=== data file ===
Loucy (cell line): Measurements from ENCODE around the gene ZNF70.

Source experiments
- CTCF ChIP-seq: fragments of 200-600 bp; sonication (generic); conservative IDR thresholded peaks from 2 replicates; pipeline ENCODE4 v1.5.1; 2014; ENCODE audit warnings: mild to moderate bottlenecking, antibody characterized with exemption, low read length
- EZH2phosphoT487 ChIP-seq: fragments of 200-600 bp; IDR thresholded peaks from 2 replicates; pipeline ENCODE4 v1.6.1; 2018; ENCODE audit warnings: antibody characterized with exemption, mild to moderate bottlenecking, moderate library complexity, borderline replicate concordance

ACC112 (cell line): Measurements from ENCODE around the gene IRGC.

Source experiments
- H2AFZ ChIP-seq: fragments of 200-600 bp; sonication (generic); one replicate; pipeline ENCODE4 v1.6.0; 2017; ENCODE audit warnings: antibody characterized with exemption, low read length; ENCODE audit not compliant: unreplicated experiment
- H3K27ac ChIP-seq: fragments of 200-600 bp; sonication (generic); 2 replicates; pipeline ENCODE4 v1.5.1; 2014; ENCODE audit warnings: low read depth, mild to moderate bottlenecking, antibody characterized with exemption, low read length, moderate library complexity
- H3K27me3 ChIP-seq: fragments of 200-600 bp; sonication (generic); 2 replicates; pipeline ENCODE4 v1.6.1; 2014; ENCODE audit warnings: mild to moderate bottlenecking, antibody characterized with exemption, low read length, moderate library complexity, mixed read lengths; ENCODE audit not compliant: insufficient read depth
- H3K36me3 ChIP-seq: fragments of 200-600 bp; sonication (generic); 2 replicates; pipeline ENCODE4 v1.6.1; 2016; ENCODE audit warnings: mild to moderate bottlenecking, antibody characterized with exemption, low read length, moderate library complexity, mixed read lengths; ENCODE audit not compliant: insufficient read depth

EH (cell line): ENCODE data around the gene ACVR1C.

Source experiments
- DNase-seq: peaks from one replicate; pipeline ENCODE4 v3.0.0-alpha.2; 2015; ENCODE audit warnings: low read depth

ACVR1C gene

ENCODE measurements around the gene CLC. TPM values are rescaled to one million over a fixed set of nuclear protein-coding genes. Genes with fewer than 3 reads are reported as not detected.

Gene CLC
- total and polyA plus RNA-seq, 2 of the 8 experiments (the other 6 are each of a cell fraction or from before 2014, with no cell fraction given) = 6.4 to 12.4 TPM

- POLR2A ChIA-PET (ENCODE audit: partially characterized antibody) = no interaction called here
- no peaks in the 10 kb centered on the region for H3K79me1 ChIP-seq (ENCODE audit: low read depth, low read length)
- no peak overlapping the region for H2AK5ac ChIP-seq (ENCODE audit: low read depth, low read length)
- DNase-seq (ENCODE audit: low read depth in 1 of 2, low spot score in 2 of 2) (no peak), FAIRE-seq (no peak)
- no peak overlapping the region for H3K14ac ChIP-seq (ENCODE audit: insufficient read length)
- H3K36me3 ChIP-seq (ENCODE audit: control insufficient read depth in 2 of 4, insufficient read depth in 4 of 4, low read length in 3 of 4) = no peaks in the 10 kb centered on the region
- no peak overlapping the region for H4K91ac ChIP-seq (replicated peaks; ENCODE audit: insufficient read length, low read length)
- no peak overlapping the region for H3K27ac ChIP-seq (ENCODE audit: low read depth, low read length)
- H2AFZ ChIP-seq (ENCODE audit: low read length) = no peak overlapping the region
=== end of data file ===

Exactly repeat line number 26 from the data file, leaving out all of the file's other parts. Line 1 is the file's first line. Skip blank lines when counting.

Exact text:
- H2AFZ ChIP-seq (ENCODE audit: low read length) = no peak overlapping the region